Old Shatterhand (film)

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Old Shatterhand, Apaches' Last Battle (UK), Battaglia di Fort Apache (Italy), Cavaliers rouges, Les (France)
Directed by Hugo Fregonese
Produced by Artur Brauner
Written by Ladislas Fodor
Karl May (novel)
Starring Lex Barker
Guy Madison
Pierre Brice
Daliah Lavi
Ralf Wolter
Music by Riz Ortolani
Release date
  • 1964 (1964)
Running time
122 minutes
Country Germany
Language German

The film Old Shatterhand (known as Apaches' Last Battle in the UK) is a very successful Eurowestern based on the character Old Shatterhand invented by German novelist Karl May. It is a West German CCC Film production co-produced with French, Italian, and Yugoslav companies and filmed in 70mm. Financed with roughly 5,000,000 Deutsche Marks, the film was the most expensive Karl May western. Composer Riz Ortolani was allowed to use a chorus for his film score. Part of the set for this production was the Plitvice Lakes National Park in Croatia.

Plot summary[edit]

Killings of innocent ranchers indicate the Apaches have broken the peace treaty. Old Shatterhand, blood brother of the Apache chief Winnetou, finds out that ruthless land grabbers did the killings, hoping to start off a war between the Indians and the settlers, and follows the trail right back to the gates of the cavalry's fort.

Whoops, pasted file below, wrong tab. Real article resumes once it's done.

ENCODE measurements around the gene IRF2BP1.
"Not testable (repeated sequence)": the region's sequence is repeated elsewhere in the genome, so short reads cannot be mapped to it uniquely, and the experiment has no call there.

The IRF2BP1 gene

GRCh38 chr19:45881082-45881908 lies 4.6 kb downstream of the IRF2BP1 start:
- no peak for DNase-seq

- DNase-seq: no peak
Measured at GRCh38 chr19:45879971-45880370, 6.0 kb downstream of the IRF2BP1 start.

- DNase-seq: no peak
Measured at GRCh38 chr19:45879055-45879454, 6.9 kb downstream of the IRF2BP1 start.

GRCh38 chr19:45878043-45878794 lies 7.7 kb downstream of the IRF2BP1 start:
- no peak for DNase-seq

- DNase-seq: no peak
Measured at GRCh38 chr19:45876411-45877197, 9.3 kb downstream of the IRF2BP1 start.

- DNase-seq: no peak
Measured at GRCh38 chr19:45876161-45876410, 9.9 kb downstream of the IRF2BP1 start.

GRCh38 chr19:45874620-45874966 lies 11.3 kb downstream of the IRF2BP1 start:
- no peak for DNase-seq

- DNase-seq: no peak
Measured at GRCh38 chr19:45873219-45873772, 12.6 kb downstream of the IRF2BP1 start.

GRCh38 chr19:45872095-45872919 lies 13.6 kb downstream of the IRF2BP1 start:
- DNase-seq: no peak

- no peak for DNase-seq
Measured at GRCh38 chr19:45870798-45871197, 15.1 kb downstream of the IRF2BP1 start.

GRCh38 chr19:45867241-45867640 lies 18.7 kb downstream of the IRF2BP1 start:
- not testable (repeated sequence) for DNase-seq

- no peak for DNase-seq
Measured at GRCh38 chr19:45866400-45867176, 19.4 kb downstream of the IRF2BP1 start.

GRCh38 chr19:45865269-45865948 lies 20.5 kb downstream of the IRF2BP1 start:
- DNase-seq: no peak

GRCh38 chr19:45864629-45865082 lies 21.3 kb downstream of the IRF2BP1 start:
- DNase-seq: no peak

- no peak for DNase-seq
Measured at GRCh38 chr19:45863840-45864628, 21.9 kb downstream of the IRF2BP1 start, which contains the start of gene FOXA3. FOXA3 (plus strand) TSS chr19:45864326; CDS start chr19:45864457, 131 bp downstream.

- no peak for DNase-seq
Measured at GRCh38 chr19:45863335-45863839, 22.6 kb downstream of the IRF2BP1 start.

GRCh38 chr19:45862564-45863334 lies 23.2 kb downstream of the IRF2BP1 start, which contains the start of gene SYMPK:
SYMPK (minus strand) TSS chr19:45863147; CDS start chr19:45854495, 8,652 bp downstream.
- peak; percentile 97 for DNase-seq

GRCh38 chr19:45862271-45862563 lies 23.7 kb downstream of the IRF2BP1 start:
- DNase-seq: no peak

After the success of director Harald Reinl's "Treasure of Silver Lake" (Der Schatz im Silbersee) in 1962 produced by Horst Wendlandt for the Rialto Film-Company, his rival Artur Brauner from the CCC-Film company also wanted to have his share in this looming series. Since Wendlandt got the rights for the original Karl May novels (although none of his films ever got too close to their respective plots), Brauner only had the chance of making a movie "inspired by" Karl May, using some of the already known personnel personated by American Lex Barker as "Old Shatterhand" and French Pierre Brice as "Winnetou".

American Guy Madison, who had starred in the TV series The Adventures of Wild Bill Hickok, played one of the bad guys and exotic Israeli Daliah Lavi was one of the "damsels in distress" before turning to a singing career, as did American Bill Ramsey, the comic part in this movie, already known in Germany for his Schlagers and later Jazzsongs.

One mystery remained from the movie: today no one remembers who the original singer of the song "Nothing To Say" („Die Stunde kam“) by saloon-singer Rosemarie (played by but not sung by Kitty Mattern) was.


  • Goldene Leinwand (Golden Screen) for over 3 million visitors within 12 months handed over on October 8, 1965 at Gloria-Palast cinema, Berlin.

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